2. On this point, let me shout out a just-published article by some recent UC Davis Ph.D.s Carlos Algara, Isaac Hale, and Cory L. Struthers on the Georgia (US) Senate runoffs. Even I was skeptical that honeymoon logic could apply to those elections. And in fact it did not turn out as a Dem surge, but there was clearly no evidence of “checking the president” behavior by voters.

French President Macron mentions some “level of proportionality”

President Emmanuel Macron of France has launched a “Great Debate” in response to weeks of protests. Euronews prints a translation of the president’s open letter setting out questions to be debated.

The main themes are taxation and public spending, the organization of the state and public services, ecological transformation, and democracy and citizenship. Of particular interest to F&V is the president’s asking what might be the “right level” of proportional representation in elections to the National Assembly. This question has been debated before, and was supposed to be part of Macon’s platform, although the answer to the question of the “right” level seemed to be not much. Now, at least, it is open to debate, although it is not clear how any opinions expressed during this Great Debate will find their way onto the government agenda.

What follows is an excerpt related to issues of democratic reform.

Should absentions be recognised? Should we make voting compulsory?

What is the right level of proportional representation in parliamentary elections for a fairer say to be given to all political perspectives?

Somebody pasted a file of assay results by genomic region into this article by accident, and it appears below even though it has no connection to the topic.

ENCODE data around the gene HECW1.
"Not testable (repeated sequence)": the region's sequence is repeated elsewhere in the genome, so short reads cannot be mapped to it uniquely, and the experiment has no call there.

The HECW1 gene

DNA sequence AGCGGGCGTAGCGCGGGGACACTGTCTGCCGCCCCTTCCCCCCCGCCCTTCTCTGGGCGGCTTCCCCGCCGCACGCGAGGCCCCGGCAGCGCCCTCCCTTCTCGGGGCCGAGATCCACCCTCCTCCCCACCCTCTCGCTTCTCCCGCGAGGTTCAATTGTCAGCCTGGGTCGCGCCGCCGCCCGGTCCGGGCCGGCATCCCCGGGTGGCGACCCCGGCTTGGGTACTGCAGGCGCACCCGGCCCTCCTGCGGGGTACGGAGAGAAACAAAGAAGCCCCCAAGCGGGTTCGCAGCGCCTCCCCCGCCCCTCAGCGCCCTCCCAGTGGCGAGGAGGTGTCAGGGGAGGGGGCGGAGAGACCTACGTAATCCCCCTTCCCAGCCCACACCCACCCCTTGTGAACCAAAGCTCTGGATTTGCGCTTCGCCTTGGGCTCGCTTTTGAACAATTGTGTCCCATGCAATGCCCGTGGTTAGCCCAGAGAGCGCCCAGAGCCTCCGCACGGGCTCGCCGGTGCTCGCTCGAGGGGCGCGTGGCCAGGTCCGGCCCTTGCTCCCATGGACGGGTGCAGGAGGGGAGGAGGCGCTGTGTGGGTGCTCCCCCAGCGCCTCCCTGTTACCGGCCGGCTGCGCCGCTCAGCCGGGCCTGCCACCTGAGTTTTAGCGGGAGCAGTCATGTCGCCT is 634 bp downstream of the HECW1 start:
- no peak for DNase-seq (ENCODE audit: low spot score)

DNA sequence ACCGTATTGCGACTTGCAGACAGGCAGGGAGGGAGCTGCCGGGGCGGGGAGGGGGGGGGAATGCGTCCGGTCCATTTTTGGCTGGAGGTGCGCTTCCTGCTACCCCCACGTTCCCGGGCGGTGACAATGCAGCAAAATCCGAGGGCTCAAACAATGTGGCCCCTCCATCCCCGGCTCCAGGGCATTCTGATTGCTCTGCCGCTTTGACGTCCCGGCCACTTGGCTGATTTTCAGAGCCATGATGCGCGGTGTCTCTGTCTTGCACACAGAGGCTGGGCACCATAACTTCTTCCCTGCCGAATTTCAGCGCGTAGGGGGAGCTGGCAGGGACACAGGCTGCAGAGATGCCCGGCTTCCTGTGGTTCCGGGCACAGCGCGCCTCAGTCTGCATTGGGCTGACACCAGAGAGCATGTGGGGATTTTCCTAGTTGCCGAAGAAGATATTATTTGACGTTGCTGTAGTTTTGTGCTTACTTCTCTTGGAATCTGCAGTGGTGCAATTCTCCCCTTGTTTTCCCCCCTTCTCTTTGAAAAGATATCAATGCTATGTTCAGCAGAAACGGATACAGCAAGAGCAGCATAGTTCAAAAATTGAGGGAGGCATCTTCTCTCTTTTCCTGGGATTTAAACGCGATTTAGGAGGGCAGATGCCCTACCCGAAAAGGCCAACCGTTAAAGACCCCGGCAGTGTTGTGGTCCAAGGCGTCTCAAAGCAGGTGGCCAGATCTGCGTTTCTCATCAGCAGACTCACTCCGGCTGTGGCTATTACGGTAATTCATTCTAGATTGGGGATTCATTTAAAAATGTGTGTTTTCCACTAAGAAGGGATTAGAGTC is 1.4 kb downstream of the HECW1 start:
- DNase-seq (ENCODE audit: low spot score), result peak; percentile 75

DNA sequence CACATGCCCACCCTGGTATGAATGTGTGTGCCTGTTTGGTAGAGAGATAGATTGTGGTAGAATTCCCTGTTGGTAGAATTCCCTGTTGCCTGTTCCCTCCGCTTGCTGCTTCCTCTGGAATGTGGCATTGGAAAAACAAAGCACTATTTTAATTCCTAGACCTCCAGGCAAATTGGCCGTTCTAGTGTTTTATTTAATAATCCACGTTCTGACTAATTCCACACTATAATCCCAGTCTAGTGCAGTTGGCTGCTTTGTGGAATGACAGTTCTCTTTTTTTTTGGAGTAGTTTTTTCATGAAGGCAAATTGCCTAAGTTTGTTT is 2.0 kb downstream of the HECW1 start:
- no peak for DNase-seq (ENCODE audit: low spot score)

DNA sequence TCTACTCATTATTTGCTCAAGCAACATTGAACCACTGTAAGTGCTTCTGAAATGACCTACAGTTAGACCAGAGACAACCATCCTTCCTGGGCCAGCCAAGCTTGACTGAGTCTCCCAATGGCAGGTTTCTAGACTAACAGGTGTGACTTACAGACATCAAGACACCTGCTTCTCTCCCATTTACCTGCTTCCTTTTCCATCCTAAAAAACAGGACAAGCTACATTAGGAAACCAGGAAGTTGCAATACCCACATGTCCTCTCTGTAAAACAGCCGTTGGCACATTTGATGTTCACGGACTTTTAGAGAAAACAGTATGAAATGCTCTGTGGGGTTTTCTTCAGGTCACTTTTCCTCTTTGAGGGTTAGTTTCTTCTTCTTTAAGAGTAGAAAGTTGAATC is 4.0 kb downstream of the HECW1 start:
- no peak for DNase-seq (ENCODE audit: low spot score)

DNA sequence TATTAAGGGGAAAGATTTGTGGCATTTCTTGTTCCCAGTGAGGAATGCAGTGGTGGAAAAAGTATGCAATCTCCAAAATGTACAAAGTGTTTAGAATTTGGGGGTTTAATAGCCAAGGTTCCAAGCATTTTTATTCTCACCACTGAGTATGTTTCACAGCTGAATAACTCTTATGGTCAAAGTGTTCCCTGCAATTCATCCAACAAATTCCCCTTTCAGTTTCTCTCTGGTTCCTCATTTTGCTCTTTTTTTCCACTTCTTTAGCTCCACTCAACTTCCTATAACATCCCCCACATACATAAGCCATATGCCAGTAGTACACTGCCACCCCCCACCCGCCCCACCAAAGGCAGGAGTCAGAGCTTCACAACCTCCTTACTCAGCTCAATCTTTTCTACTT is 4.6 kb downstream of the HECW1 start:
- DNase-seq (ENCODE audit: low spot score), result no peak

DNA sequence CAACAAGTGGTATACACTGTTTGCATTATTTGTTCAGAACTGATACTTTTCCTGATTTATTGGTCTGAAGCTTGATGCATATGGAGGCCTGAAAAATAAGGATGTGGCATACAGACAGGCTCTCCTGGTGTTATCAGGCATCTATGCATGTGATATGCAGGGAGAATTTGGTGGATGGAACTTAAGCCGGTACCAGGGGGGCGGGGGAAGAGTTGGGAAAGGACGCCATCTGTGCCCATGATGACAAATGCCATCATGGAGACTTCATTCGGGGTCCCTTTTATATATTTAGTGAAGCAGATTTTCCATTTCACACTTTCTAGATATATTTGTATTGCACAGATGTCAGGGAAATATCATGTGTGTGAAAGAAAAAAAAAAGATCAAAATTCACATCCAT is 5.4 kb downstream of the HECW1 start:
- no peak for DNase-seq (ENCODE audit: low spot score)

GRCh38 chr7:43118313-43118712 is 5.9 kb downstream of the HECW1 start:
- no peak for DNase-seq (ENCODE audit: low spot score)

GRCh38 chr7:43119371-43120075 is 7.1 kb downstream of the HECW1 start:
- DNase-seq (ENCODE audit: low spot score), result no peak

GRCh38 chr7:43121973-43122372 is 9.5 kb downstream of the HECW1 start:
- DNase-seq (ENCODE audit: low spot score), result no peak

Should we, and how, limit the number of parliamentarians or other elected officials?

What role should our assemblies, including the Senate and the Economic, Social and Environmental Councils, play in representing our territories and civil society? Should we transform them and how?

In addition, a great democracy like France must be able to listen more often to the voice of its citizens.

What changes do you want to make citizen participation more active, democracy more participative?

Should unelected citizens, chosen at random, have greater and more direct involvement in public decision making?

Should we increase the use of referendums and who should decide on how and when?


French institutional reform proposals

French Premier, Edouard Philippe, has outlined plans for institutional reform, according to the FT:

“…the number of seats would be reduced from 577 to 404 in the National Assembly, the lower house, and from 348 to 243 in the Senate.”

“Proportional representation would also be allowed for 15 per cent of the seats in the National Assembly.”

The reduction of the National Assembly would be to almost precisely its optimum under the cube-root law (population about 67 million, the cube root of which is 406). Obviously, 15% of seats by PR is very minimal (especially if they are non-compensatory).

The FT article is short on detail. If anyone is following the French press coverage on this, please share anything else you might have seen that would flesh out these plans.

The Salvadoran result 2018: The electoral cycle counts!

[Note: the following has been revised based on updated voting results– 9 March, 17:17 PM PST]

Before the assembly election in El Salvador, I suggested that the FMLN should be expected to win 24.2% of the vote. I hedged, saying I thought the Salvadoran party system probably was still too rigid to allow one of its two leading parties to fall off that far. I should not have hedged, because the preliminary results show that the largest party will be the opposition ARENA, which won 42.3%. The FMLN got 24.4%. How about that. I was off by a tenth of a percentage point in my pre-election prediction!

Well, as nice as that would be as a story, it is more complicated than that…